I remember sharing tales of my childhood with my niece. She found it difficult to understand how much freedom we had at a young age. My sister and I were free range children. We stayed home alone and roamed the streets until the street lights come on. Her eyes were wide as we explained how during the summer we were not allowed inside until the adults returned home from work, were done with their naps after working long days or having sexy times. I’m almost positive that last one was a reason.
We didn’t have lunchables. We didn’t have bottled waters or cell phones to get us through the day. We actually had to forage for nourishment throughout the day. Sometimes during the entire summer. We had to interact with strangers to find out where the candy houses were located. The search for these strangers homes was a fun adventure. We used the loose change we found on the ground or saved up in our penny banks for funding.
One could actually buy candy, (good candy) for a penny or five cents. Chips and Soda cost $.50 and I think pickles were either $.25 or $.50 as well. The children in the neighborhood would pull their resources together to get snacks to sustain us throughout the day. Honestly, I’m surprised that we don’t all have diabetes. Anyway, as I digress. If we were thirsty, we drank from water hoses. Sometimes that unfiltered water was the best tasting thing ever on a hot summer day.
We didn’t have cell phones. We actually had to search on foot or bikes to locate our friends. In doing so, may have picked up a few new friends on the way. I feel sorry that my niece will never now a time where she could go out until dark without worry. That she will never know what it’s like to catch frogs in a creek. I feel sorry that she would never know the of being a free ranged, carefree kid because there was a network of retirees who watch out for us. Older siblings of the kids we played with warning us of the houses to stay away from to keep us safe.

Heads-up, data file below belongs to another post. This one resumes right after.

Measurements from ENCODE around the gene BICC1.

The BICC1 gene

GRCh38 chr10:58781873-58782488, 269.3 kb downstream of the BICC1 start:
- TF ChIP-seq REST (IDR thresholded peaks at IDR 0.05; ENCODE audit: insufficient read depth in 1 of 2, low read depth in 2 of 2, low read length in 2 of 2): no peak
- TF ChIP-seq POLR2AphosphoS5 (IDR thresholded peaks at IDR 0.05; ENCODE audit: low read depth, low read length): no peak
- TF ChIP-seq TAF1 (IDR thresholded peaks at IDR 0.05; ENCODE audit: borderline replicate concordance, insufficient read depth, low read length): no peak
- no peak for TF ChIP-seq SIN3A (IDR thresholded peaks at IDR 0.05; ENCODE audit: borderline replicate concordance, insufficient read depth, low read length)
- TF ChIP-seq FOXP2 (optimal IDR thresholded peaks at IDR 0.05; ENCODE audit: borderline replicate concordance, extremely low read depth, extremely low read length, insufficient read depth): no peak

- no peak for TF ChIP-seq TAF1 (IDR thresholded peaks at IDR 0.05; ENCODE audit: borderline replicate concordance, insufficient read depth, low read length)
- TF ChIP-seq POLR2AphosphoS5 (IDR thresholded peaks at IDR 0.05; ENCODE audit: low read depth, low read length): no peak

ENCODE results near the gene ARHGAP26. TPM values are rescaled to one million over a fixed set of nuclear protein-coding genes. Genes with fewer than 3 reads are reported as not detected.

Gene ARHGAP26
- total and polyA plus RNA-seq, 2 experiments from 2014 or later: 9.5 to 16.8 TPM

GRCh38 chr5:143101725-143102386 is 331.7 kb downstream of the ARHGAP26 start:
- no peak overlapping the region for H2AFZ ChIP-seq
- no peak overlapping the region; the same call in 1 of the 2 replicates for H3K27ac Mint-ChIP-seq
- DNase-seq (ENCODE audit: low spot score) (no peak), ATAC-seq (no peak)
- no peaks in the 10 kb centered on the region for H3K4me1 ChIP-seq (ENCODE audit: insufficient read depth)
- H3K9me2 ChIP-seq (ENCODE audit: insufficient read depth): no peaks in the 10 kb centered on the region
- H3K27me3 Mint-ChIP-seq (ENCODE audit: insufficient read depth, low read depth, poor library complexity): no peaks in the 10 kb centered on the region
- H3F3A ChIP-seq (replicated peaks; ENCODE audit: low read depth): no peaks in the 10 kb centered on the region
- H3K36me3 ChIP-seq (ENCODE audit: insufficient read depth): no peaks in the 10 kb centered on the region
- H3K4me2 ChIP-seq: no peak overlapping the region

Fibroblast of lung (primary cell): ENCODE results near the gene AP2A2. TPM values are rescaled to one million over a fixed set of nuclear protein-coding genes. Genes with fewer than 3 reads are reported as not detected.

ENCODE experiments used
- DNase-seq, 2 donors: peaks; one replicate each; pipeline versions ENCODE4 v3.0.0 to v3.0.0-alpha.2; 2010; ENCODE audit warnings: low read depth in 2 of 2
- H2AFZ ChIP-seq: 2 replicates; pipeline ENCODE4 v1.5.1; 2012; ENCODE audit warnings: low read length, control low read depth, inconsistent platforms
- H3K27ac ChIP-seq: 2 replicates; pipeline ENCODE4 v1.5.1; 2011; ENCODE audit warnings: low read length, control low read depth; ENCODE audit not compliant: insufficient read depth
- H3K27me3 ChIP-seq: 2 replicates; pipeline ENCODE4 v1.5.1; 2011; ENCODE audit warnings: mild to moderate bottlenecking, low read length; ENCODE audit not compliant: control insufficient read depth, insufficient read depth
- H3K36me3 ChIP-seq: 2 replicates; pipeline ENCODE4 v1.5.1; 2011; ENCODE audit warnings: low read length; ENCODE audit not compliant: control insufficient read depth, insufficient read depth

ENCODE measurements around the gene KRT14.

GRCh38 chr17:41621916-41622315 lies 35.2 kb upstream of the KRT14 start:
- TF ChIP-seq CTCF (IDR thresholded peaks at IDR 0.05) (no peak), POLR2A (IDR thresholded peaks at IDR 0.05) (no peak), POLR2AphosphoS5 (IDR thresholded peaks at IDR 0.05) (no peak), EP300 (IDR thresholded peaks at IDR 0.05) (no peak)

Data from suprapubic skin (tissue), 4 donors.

We were allowed to be kids. We were allowed freedoms that her generation will never know. Sometimes I wonder how my friends and I ever survived. I remember a few friends and I being so trusting that we got into a white van with some white men. These men ended up taking us to a church camp where they feed us lunch, taught us fun church songs then carted us back home safely. As a matter of fact, I need to ask my mother if she knew about that? Did they get permission? I could have ended up in the trade. Anyway, I survived.
I cherish those days and I feel sorry for the generation who live in a world full of villains. A world where innocence is preyed upon. A world full of cynicism and hate. To not have everything posted on the Internet. They don’t have to rely on their memories to recall fun times. They will never know the joys of playing kickball in the street with an audience of neighbors cheering us on. It really did take a village to raise us. I’m so glad that I experienced that life. Those truly were some good times.